July 7, 2005
In the lead up to the recent G-8 summit at Gleneagles, Scotland, the UK’s BBC News published a series of commentaries written by Africans on debt relief, foreign aid, corruption and other related issues.
On the subject of aid, Ugandan radio journalist Andrew Mwenda wrote: “For the last 40 years, Africa’s been getting more, not less, aid – we’ve received more than $500 billion. But we are getting poorer not richer.”
Foreign aid, said Mwenda, “enriches politicians, bureaucrats and aid workers, whose
consumption fuels inflation.” The Ugandan government, for instance, is receiving so much foreign aid, he said, the economy was unable to absorb it.
With so much of Uganda’s budget in the hands of foreign aid donors, the power of Ugandan voters to hold their government to account has been usurped by international creditors, said Mwenda. “In this way, foreign aid undermines democracy,” he said. “Foreign aid does not help the poor out of their misery – it exacerbates their problems and prolongs their agony” and, said Mwenda, “taxpayers in the west should not be asked to pay to keep corrupt and incompetent governments in power.”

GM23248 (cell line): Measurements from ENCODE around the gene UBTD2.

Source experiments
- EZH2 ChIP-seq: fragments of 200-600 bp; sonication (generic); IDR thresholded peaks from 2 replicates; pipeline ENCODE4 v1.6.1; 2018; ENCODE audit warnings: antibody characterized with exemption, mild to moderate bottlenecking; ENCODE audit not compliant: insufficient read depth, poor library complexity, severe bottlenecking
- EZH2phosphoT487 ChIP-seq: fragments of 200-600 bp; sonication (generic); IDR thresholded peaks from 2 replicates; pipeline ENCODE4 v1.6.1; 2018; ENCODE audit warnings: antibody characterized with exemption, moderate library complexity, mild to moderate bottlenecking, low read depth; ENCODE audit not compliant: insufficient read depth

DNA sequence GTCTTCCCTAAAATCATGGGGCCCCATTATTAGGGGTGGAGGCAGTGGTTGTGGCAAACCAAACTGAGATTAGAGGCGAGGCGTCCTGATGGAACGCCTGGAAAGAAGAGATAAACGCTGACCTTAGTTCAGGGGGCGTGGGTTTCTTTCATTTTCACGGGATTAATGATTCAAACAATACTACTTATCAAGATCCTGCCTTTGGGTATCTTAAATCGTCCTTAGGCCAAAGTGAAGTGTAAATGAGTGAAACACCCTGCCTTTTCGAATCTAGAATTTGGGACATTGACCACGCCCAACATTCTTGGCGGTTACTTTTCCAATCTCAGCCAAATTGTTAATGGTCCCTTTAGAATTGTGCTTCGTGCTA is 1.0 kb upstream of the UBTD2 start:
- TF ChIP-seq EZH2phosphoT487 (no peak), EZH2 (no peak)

Angolan civil rights activist and tribal leader Rafael Marquez in his commentary for the BBC said Africans should not expect good governance “to be delivered to us on a plate”. Africans, he said, had to fight for democratic modern governments, with western-style
checks and balances, that could represent them on the global stage. Africans need governments that serve “the people and not the interests of western powers and government officials,” said Marquez. “But we also need to adopt a modern democratic system, to learn as it clashes with our traditions, to master it and make it our own.”
Veronique Tadjo, a South African-based writer and artist, in her commentary said if there was one thing Africans must sort out “on our own, it is going to be leadership”. Although, she added, “too often the West itself has been implicated in our corruption scandals. In this sense, the West must clean up its act and stop compromising African leaders.”